Anyhow - why do you think track cyclists use 1/8" chains? Because they're stronger. Much stronger than 3/32". And having a 1/8" drivetrain will save you lots of money in the medium/long run, because chainring and cog will last much longer than 3/32" chainrings and cogs. Do I have to post pictures of two aluminum chainrings which I put the same amount of miles onto, one 3/32" the other 1/8"? You'll see on them that the 1/8" shows no signs of deformation (just the anodizing is a bit worn), while the 3/32" has its teeth deformed.

As I said, the problem is not as much the 3/32" to 1/8" difference in width, as much as the 3/32" teeth have those tiny-ass tips. They are designed to not last.
wroomwroomoops is offline  
Old 10-15-07, 07:54 AM
  #17  
Sammyboy
The Legitimiser
 
Sammyboy's Avatar
 
Join Date: Jul 2005
Location: Southampton, UK
Posts: 4,849

Bikes: Gazelle Trim Trophy, EG Bates Track Bike, HR Bates Cantiflex bike, Nigel Dean fixed gear conversion, Raleigh Royal, Falcon Westminster.

Mentioned: 0 Post(s)
Tagged: 0 Thread(s)
Quoted: 2 Post(s)
Likes: 0
Liked 4 Times in 3 Posts
I think the point is, a high quality 1/8th track chain might be stronger than an equivalent 3/32nd chain, but a cheap, low end 1/8th chain is NOT likely to be as good as an inexpensive 3/32 chain. If you buy a chain at your LBS, the 3/32 is likely to be reasonably good, but the 1/8th, if you're not at a track specific shop, is probably cheapie intended to be adequate on a kids bike.
Sammyboy is offline  
Old 10-15-07, 08:12 AM
  #18  
wroomwroomoops
Sir Fallalot
 
wroomwroomoops's Avatar
 
Join Date: Jul 2006
Posts: 5,286
Mentioned: 1 Post(s)
Tagged: 0 Thread(s)
Quoted: 7 Post(s)
Likes: 0
Liked 12 Times in 10 Posts
Originally Posted by Sammyboy View Post
I think the point is, a high quality 1/8th track chain might be stronger than an equivalent 3/32nd chain, but a cheap, low end 1/8th chain is NOT likely to be as good as an inexpensive 3/32 chain. If you buy a chain at your LBS, the 3/32 is likely to be reasonably good, but the 1/8th, if you're not at a track specific shop, is probably cheapie intended to be adequate on a kids bike.
I disagree - a cheap 3/32" chain is crap just as a cheap 1/8" chain. I should know, I bought a ton of both lately, from China (but at a price so low that in the end it makes sense). The crappy 1/8" chains still outlive (by a little) the crappy 3/32" ones. Which, by the way, cost me exactly the same amount of money.

I think we'll have to live with our disagreement on this issue. Because I know I'm right
wroomwroomoops is offline  
Old 10-15-07, 08:30 AM
  #19  
CdCf
Videre non videri
 
Join Date: Sep 2004
Location: Gothenburg, Sweden
Posts: 3,208

Bikes: 1 road bike (simple, light), 1 TT bike (could be more aero, could be lighter), 1 all-weather commuter and winter bike, 1 Monark 828E ergometer indoor bike

Mentioned: 0 Post(s)
Tagged: 0 Thread(s)
Quoted: 0 Post(s)
Likes: 0
Liked 2 Times in 2 Posts
The strength of a chain is in the roller part and in the side plates. Not the width of the gap. I don't have a 1/8" anywhere, so I can't check, but does it actually have thicker plates? Even if they are thicker, the choice of metal quality and treatment probably outweighs a slight difference in plate thickness.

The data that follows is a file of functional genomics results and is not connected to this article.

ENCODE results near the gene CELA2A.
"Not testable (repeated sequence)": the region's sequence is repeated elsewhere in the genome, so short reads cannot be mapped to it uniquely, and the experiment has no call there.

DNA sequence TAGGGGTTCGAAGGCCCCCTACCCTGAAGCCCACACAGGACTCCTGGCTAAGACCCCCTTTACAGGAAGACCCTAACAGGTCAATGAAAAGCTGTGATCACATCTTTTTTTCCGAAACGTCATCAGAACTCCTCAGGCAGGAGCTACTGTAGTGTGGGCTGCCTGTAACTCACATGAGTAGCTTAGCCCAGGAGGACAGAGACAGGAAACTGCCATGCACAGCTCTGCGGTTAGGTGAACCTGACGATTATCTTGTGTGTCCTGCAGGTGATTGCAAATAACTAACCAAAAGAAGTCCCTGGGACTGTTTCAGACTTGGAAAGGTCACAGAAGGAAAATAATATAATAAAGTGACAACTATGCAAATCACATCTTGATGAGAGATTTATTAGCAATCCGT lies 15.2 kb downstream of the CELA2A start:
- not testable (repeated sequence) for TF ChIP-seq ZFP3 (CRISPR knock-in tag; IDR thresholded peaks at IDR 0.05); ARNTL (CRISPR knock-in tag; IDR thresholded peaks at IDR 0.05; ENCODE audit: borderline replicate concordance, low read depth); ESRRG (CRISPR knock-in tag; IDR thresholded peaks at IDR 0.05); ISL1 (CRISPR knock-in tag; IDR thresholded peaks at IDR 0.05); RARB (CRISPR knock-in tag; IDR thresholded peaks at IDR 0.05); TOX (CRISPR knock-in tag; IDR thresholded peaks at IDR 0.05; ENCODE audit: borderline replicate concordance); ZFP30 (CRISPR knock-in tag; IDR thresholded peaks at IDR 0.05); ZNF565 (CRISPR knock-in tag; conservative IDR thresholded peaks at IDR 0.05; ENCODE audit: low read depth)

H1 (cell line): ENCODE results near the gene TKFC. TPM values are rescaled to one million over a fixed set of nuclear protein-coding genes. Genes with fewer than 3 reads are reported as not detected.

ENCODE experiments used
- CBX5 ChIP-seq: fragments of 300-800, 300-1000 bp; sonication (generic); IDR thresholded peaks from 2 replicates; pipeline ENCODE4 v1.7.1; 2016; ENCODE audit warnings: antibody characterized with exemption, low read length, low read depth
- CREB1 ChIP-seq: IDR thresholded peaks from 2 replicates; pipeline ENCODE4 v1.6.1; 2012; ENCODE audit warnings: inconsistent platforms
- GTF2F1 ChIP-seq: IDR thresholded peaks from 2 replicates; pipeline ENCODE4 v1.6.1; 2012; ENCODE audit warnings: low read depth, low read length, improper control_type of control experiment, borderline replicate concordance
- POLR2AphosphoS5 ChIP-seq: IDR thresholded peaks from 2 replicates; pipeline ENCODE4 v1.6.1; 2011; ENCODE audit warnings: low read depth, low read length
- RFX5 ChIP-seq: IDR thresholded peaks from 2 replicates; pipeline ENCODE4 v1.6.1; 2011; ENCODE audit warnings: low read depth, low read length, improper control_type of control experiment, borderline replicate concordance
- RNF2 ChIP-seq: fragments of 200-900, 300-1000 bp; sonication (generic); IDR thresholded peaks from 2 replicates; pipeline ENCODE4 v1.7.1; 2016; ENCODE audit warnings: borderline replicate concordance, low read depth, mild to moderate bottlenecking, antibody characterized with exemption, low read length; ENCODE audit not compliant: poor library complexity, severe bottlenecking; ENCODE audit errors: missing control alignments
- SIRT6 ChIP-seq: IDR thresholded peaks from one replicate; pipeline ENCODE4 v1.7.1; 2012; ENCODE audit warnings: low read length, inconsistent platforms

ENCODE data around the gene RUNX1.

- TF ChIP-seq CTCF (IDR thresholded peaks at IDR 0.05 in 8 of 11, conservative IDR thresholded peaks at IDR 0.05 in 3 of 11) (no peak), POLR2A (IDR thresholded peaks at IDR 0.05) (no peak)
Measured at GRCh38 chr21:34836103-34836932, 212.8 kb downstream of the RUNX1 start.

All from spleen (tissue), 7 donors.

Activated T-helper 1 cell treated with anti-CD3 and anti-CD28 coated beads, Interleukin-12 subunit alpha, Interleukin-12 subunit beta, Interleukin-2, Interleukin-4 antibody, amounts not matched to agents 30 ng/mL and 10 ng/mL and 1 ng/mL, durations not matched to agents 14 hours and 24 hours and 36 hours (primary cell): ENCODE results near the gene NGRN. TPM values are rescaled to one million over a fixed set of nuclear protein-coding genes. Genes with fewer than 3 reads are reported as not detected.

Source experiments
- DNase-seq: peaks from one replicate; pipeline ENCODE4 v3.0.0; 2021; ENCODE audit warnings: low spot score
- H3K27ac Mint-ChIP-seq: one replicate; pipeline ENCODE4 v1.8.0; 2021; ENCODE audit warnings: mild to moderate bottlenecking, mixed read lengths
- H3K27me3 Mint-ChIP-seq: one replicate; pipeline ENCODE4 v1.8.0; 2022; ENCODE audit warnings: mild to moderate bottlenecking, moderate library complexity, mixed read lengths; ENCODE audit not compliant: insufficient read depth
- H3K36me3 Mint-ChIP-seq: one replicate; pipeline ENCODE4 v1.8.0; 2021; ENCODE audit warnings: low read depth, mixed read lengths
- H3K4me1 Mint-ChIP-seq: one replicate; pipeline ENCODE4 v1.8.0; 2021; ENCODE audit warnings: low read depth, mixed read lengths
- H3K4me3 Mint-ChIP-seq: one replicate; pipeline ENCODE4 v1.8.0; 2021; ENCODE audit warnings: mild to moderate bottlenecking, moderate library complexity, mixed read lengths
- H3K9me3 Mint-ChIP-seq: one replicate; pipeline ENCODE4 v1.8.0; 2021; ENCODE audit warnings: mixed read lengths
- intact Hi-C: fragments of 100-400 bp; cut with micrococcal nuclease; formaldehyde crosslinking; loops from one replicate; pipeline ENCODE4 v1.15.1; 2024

CdCf is offline  
Old 10-15-07, 09:58 AM
  #20  
wroomwroomoops
Sir Fallalot
 
wroomwroomoops's Avatar
 
Join Date: Jul 2006
Posts: 5,286
Mentioned: 1 Post(s)
Tagged: 0 Thread(s)
Quoted: 7 Post(s)
Likes: 0
Liked 12 Times in 10 Posts
Originally Posted by CdCf View Post
The strength of a chain is in the roller part and in the side plates. Not the width of the gap.
Of course!

Originally Posted by CdCf View Post
I don't have a 1/8" anywhere, so I can't check, but does it actually have thicker plates? Even if they are thicker, the choice of metal quality and treatment probably outweighs a slight difference in plate thickness.
Yes, they are thicker. Yes, the choice of metal quality and treatment outweiths a slight difference in plate thickness, but at parity of metal quality and treatment, the plate thickness determines the strength of the chain. And the difference is usually not slight anyway.
wroomwroomoops is offline  
Old 10-15-07, 02:16 PM
  #21  
Sammyboy
The Legitimiser
 
Sammyboy's Avatar
 
Join Date: Jul 2005
Location: Southampton, UK
Posts: 4,849

Bikes: Gazelle Trim Trophy, EG Bates Track Bike, HR Bates Cantiflex bike, Nigel Dean fixed gear conversion, Raleigh Royal, Falcon Westminster.

Mentioned: 0 Post(s)
Tagged: 0 Thread(s)
Quoted: 2 Post(s)
Likes: 0
Liked 4 Times in 3 Posts
I'm not sure we really have a disagreement. Why not go into your LBS, and by ask for one 1/8th chain, and one 3/32 chain, and see which is better. I quite agree that if you deliberately buy the crappiest you can, both will be appalling.
Sammyboy is offline  

Posting Rules
You may not post new threads
You may not post replies
You may not post attachments
You may not edit your posts

BB code is On
Smilies are On
[IMG] code is On
HTML code is Off


Thread Tools
Search this Thread

Contact Us - Archive - Advertising - Cookie Policy - Privacy Statement - Terms of Service - Do Not Sell or Share My Personal Information -

Copyright © 2023 MH Sub I, LLC dba Internet Brands. All rights reserved. Use of this site indicates your consent to the Terms of Use.